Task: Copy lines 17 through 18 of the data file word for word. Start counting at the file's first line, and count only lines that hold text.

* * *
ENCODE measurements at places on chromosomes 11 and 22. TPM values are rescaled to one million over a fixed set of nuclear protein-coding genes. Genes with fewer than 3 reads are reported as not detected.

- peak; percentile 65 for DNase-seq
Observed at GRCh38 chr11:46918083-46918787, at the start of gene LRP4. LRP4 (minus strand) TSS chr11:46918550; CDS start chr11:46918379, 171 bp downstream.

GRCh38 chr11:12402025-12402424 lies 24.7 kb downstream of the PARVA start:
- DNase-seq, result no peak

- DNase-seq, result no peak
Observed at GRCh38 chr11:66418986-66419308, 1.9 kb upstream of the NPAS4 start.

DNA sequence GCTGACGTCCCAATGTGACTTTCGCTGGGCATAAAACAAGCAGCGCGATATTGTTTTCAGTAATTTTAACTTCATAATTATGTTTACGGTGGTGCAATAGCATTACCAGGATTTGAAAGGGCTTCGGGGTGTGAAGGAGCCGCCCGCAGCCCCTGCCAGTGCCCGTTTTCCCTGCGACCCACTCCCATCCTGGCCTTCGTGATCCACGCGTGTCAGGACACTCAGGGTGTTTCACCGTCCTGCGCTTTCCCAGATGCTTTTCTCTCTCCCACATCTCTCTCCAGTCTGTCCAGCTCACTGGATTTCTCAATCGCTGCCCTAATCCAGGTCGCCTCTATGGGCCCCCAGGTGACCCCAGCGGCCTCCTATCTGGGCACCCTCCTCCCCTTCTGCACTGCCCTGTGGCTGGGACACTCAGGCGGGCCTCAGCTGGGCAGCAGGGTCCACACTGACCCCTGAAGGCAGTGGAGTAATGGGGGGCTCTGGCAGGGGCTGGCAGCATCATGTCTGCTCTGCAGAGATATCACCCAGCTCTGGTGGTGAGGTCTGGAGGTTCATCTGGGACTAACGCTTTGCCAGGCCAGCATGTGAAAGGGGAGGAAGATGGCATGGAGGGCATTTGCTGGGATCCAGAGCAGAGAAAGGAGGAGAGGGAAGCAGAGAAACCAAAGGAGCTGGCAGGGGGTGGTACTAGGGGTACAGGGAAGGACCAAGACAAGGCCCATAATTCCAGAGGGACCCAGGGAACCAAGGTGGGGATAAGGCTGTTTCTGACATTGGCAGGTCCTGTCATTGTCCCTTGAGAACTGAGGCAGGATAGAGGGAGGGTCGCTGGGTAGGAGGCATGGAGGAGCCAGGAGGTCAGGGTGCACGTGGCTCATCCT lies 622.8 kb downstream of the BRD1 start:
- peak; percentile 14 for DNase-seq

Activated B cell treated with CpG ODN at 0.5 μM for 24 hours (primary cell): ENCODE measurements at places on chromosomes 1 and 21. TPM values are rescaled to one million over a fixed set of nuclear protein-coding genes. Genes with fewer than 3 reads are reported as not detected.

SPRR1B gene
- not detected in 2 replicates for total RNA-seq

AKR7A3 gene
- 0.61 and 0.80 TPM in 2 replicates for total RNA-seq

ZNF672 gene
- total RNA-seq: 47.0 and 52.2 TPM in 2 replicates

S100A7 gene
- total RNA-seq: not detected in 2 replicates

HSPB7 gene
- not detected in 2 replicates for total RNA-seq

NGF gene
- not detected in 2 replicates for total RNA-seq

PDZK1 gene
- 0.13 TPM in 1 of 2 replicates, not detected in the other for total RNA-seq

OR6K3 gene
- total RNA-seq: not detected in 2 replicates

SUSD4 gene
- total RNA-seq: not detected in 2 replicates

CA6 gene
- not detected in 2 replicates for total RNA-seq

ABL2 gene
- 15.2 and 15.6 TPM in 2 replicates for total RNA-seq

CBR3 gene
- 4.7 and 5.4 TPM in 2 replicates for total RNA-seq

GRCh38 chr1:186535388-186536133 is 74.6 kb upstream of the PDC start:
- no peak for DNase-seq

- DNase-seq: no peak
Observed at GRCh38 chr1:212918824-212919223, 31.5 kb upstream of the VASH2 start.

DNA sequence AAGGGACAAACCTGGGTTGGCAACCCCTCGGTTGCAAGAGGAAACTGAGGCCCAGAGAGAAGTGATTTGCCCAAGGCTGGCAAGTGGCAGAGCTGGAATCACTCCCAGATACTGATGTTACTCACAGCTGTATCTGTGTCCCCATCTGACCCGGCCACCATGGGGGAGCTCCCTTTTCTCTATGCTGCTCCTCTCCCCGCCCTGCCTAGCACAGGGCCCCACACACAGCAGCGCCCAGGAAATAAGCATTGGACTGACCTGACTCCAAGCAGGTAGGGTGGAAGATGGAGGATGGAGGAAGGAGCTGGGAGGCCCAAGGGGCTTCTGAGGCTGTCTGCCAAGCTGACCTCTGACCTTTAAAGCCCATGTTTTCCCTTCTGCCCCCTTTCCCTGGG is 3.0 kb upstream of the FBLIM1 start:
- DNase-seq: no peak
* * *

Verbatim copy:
S100A7 gene
- total RNA-seq: not detected in 2 replicates